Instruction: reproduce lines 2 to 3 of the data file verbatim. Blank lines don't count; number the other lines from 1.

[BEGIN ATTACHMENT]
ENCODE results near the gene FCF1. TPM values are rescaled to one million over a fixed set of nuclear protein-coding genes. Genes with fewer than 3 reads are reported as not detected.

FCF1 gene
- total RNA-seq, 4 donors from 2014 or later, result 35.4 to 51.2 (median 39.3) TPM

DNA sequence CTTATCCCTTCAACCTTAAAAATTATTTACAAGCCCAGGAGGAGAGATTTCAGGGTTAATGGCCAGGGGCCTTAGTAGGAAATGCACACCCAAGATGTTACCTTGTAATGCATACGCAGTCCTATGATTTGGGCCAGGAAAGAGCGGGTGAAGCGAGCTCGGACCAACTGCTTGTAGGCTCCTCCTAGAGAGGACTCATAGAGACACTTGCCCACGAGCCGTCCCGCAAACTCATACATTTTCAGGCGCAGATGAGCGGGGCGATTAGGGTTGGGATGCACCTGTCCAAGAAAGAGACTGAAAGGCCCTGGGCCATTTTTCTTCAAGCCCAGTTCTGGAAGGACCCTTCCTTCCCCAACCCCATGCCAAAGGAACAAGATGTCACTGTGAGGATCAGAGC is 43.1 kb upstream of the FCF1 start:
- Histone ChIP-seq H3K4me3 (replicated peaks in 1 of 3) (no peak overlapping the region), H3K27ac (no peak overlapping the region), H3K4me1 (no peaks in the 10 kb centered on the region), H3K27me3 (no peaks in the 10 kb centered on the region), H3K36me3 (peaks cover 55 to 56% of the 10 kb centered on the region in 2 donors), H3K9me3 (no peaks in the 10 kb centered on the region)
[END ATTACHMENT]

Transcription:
FCF1 gene
- total RNA-seq, 4 donors from 2014 or later, result 35.4 to 51.2 (median 39.3) TPM